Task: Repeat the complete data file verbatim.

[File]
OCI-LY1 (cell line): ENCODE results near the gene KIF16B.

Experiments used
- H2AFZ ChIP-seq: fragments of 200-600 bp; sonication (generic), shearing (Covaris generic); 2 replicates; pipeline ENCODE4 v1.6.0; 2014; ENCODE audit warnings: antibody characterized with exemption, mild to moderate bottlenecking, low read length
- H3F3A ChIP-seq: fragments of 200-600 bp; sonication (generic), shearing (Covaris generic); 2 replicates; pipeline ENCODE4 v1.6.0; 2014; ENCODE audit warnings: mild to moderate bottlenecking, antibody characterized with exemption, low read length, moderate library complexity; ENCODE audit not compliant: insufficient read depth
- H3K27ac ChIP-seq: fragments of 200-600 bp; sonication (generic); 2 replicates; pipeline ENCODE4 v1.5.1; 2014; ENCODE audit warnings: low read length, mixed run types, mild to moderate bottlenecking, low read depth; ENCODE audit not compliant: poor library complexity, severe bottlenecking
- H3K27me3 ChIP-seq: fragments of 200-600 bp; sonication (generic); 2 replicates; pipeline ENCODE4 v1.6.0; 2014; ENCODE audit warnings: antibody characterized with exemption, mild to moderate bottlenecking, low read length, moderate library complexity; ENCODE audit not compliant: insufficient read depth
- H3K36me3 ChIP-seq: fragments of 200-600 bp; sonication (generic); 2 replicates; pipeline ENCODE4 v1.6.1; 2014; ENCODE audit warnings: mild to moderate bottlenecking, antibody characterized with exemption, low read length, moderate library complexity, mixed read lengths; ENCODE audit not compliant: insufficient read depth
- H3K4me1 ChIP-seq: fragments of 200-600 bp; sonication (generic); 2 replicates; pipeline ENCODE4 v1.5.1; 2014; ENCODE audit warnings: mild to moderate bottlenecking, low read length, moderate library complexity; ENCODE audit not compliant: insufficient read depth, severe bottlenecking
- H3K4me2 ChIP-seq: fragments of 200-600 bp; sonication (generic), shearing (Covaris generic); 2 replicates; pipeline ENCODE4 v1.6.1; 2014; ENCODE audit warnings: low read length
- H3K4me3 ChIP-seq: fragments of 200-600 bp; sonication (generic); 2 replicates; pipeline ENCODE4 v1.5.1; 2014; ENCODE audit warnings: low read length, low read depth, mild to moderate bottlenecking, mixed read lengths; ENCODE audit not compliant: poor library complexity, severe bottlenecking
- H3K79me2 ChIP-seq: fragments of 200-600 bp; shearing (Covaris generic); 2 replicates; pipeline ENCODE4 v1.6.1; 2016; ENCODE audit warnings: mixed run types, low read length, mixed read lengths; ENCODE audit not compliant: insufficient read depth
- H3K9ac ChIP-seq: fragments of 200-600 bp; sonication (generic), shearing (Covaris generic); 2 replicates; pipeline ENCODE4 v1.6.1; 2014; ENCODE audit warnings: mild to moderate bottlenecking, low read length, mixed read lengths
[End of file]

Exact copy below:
OCI-LY1 (cell line): ENCODE results near the gene KIF16B.

Experiments used
- H2AFZ ChIP-seq: fragments of 200-600 bp; sonication (generic), shearing (Covaris generic); 2 replicates; pipeline ENCODE4 v1.6.0; 2014; ENCODE audit warnings: antibody characterized with exemption, mild to moderate bottlenecking, low read length
- H3F3A ChIP-seq: fragments of 200-600 bp; sonication (generic), shearing (Covaris generic); 2 replicates; pipeline ENCODE4 v1.6.0; 2014; ENCODE audit warnings: mild to moderate bottlenecking, antibody characterized with exemption, low read length, moderate library complexity; ENCODE audit not compliant: insufficient read depth
- H3K27ac ChIP-seq: fragments of 200-600 bp; sonication (generic); 2 replicates; pipeline ENCODE4 v1.5.1; 2014; ENCODE audit warnings: low read length, mixed run types, mild to moderate bottlenecking, low read depth; ENCODE audit not compliant: poor library complexity, severe bottlenecking
- H3K27me3 ChIP-seq: fragments of 200-600 bp; sonication (generic); 2 replicates; pipeline ENCODE4 v1.6.0; 2014; ENCODE audit warnings: antibody characterized with exemption, mild to moderate bottlenecking, low read length, moderate library complexity; ENCODE audit not compliant: insufficient read depth
- H3K36me3 ChIP-seq: fragments of 200-600 bp; sonication (generic); 2 replicates; pipeline ENCODE4 v1.6.1; 2014; ENCODE audit warnings: mild to moderate bottlenecking, antibody characterized with exemption, low read length, moderate library complexity, mixed read lengths; ENCODE audit not compliant: insufficient read depth
- H3K4me1 ChIP-seq: fragments of 200-600 bp; sonication (generic); 2 replicates; pipeline ENCODE4 v1.5.1; 2014; ENCODE audit warnings: mild to moderate bottlenecking, low read length, moderate library complexity; ENCODE audit not compliant: insufficient read depth, severe bottlenecking
- H3K4me2 ChIP-seq: fragments of 200-600 bp; sonication (generic), shearing (Covaris generic); 2 replicates; pipeline ENCODE4 v1.6.1; 2014; ENCODE audit warnings: low read length
- H3K4me3 ChIP-seq: fragments of 200-600 bp; sonication (generic); 2 replicates; pipeline ENCODE4 v1.5.1; 2014; ENCODE audit warnings: low read length, low read depth, mild to moderate bottlenecking, mixed read lengths; ENCODE audit not compliant: poor library complexity, severe bottlenecking
- H3K79me2 ChIP-seq: fragments of 200-600 bp; shearing (Covaris generic); 2 replicates; pipeline ENCODE4 v1.6.1; 2016; ENCODE audit warnings: mixed run types, low read length, mixed read lengths; ENCODE audit not compliant: insufficient read depth
- H3K9ac ChIP-seq: fragments of 200-600 bp; sonication (generic), shearing (Covaris generic); 2 replicates; pipeline ENCODE4 v1.6.1; 2014; ENCODE audit warnings: mild to moderate bottlenecking, low read length, mixed read lengths